by Yolande Schutter
A brushstroke is also
a child’s sketch of the sun, or a sparrow, or
a diagram of the condo on a restaurant napkin,
the grenade &
a doorway of dust leading to stairs & a darkness.
À la veille de commencer une grande aventure
a pomegranate explodes
a typical dining room filled with rugs or maybe
an army vehicle filled with helmeted men.
Annam, Tonkin, Cochin china, Cambodia, Laos—
another sunny day—
arrêt au poste où le Saharien nous donne la lettre de Cathi
(la fée). It is
as if the building housed another land—
beautiful in its own way, lonely, discarded—it is
broken open like ripe fruit:
cela n’as jamais été de la ‘torture’ &
cela vous aidera à la retrouver quand vous reviendrez.
Cliffs rise up, spires out of the sea.
“Come back with the stories,” she said, come back with the
couleurs claires et douces, but
do not hide in the future
never to uncover the past,
do not try to live the life of fiction.
Everything is that warm, dusty ochre
faded & under-exposed:
farewell beautiful projects
for now there is tomorrow, the office, &
God knows what else & I
have no Ricard, no Cognac, no whisky but
her amber & gold ring catches the sun &
here is “my daughter, grown.”
I am not, however, a poet.
I am on a train & your ocean is between
I feel like something disappeared with him &
“I had stayed behind, I wanted to see it through.”
I left the way I came.
I long for the desert,
I want glory—I don’t even know if that’s what
“I watched the flag get lowered & folded.”
I would stay forever here on this coast so blue
exploding with such greenery, such light,
I would throw myself in the water, too.
Il n’y a pas de petites choses en ce monde
attendu que Dieu se mêle de toutes,
il serait presque dommage que ce
j’ai vécu périsse a tant
jamais avec moi—
je me jetterais bien à l’eau moi aussi.
Know that at every moment Cath speaks of you:
la mer de tous côtés pendant des jours
like the air when the sea is near.
My grandfather, buttons undone, stands with a cigarette
between his lips, a beret, brow arched.
My grandfather demanded the admiration of all
with his radiant energy & his cold blood—
my grandfather leaned against a balcony
grinning, white marble pillars, palms,
Sa Đéc 7/46: saison des pluies.
My grandfather walked the empty path
below Angkor Wat, arms crossed—
my grandfather walked with his shadow while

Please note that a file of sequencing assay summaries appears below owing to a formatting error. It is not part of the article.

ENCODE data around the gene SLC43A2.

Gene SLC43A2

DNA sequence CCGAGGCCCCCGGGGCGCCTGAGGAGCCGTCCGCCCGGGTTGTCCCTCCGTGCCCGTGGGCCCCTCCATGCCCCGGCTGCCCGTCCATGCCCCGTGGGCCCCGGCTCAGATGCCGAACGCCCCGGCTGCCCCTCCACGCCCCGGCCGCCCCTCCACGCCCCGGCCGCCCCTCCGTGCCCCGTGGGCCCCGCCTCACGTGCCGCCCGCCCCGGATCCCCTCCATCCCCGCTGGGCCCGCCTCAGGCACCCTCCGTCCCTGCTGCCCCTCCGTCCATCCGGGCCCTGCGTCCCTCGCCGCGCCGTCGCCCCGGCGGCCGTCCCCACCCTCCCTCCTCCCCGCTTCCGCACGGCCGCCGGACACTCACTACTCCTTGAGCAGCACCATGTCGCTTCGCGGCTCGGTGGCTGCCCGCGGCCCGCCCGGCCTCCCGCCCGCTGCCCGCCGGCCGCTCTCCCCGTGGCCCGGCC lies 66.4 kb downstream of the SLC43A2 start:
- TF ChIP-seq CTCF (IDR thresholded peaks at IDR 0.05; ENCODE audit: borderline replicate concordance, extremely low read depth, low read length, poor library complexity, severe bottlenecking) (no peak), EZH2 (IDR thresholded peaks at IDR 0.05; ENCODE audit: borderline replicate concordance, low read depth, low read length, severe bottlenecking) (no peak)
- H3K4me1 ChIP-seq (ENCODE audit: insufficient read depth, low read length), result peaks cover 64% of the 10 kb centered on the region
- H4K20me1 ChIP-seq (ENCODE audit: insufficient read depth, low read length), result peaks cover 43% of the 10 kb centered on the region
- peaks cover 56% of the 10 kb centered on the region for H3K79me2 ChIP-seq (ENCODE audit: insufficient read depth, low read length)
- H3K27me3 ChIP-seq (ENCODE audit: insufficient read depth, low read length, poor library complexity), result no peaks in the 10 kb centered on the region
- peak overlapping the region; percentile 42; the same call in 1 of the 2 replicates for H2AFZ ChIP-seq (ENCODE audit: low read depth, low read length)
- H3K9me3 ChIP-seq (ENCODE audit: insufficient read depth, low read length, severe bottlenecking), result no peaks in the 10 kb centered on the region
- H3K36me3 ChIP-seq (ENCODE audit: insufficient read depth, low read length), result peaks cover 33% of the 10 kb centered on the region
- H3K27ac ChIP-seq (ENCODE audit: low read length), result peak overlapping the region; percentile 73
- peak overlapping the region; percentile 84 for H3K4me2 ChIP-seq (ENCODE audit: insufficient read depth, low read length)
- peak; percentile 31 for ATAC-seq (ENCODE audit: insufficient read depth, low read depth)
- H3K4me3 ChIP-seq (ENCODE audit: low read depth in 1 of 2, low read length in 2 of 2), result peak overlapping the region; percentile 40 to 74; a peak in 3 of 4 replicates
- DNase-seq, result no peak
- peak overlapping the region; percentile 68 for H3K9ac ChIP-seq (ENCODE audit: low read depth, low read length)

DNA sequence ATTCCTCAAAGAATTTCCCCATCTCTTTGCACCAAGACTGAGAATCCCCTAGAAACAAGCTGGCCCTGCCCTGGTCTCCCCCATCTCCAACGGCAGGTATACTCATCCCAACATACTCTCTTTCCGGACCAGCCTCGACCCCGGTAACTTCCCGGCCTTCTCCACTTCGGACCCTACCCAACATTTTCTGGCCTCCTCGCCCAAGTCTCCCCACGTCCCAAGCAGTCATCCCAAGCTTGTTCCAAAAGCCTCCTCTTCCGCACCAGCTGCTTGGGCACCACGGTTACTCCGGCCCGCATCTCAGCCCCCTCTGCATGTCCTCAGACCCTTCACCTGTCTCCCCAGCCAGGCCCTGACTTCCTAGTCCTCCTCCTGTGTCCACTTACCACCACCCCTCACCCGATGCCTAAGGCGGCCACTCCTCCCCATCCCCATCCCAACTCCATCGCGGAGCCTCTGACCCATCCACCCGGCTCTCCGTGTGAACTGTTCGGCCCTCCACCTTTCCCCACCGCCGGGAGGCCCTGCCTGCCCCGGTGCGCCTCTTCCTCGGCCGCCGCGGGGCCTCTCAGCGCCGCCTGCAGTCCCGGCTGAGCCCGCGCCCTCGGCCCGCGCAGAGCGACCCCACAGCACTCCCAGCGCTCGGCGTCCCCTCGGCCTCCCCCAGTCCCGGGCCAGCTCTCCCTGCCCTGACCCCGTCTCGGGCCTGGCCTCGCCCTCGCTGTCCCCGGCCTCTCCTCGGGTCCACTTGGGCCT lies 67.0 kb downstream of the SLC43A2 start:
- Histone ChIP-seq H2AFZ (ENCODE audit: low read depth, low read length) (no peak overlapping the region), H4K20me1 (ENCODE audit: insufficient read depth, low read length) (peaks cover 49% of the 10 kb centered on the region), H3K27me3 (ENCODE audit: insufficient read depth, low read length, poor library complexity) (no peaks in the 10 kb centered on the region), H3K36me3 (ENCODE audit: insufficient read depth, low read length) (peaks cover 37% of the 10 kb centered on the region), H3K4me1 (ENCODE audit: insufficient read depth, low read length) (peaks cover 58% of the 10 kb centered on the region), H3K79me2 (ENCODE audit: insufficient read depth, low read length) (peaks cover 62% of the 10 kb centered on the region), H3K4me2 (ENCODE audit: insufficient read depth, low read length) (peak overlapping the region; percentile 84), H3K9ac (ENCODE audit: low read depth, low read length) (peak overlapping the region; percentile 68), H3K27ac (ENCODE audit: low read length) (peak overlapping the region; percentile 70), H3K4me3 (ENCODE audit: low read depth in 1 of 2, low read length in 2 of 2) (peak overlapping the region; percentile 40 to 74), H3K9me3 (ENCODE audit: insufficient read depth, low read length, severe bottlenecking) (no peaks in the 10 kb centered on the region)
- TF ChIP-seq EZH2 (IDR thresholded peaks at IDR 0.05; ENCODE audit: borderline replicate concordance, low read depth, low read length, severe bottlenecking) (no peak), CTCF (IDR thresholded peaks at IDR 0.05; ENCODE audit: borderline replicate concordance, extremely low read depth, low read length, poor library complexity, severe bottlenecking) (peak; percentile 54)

my grandmother got up early on Sundays to pray.
My grandmother opened the door to my room, “Tiens,” she said,
offering me a faded red folder.
My mother learned Vietnamese before French,
my mother used chopsticks before cutlery—
my young grandmother, stoic, watched the
N’essayez pas de vivre un roman—là où il y a mariage
sans amour, il y aura amour sans mariage.
Ne cache pas dans l’avenir
à retrouver jamais le passé:
one black & white photo of a sunset over the sea,
one bowl tabbouleh,
one can tahini,
one carved copper tray,
one chipped fruit bowl,
one clay tagine,
one collection Mediterranean-blue glass,
one Confucius charm threaded with red,
one day before beginning
one grand adventure,
one little stuffed bear (le Bon Docteur),
one maroon desert scarf,
one pair black desert pants embroidered with white,
one pair leather slippers, toes upturned,
one tube harissa,
one wedding chest, & one
post office stop where the Saharan gave us the letter from Cathi
Quand elles me reviennent à l’esprit
c’est en ordre dispensé—
rock & sand stacked like a cairn—
this is the way.
Sandaled feet swing from the top of stacked luggage,
shipping boats are fixed in the sea like boulders or
six painted tea glasses.
Someone needs to know what it looked like,
sunlight as water, dripped down ravines
settling into pools, drenched & shining,
the air was heated by sand; it
tasted of anise blossoms &
the beach that so reminded my mother of her childhood home.
The child’s face is swollen, his hair gripped in a soldier’s fist—
the corner shelf is stacked with ceramic rabbits,
Buddhist carvings, war medals,
the difference between “child” & “insurgent,”
the difference between “tourist” & “soldier.”
The fear of crowd mentalities becomes
the heat sinking through me,
the inability to speak when my mind speaks in two languages.
The land belongs to no one & thousands go into the desert:
the local chickens into
the murky harbor water,
the prisoners of war into
(the realization of economic & social reforms),
the sea on every side for days into
the scent of orange blossom,
the tree into calligraphy,
the wet morning light into
the zebu standing in the stream—la route de Sa Đéc.
There are no small things in this world
knowing God tangles himself with all.
This will help you to find her when you return:
those same hands folding & unfolding
three silk-embroidered drawings,
three silver teapots,
two camel saddles,
two floor cushions,
two tunics folding & unfolding
two native women, babies wrapped around their bodies—
two native women, lengths of fabric wrapped around
their waists—beads, a dirt road folding & unfolding
two pieces of carved ivory (“What do we do with these?”),
two silver rings,
two silk robes,
two wooden sculptures of dark faces.
We forgot what price
we had to pay for beauty.
We wake at 7 o’clock,
we were supposed to leave today but it got pushed back—
where there is marriage without love
there will be love
You are the record-keeper
you are the writer in the family
your Cath she lives,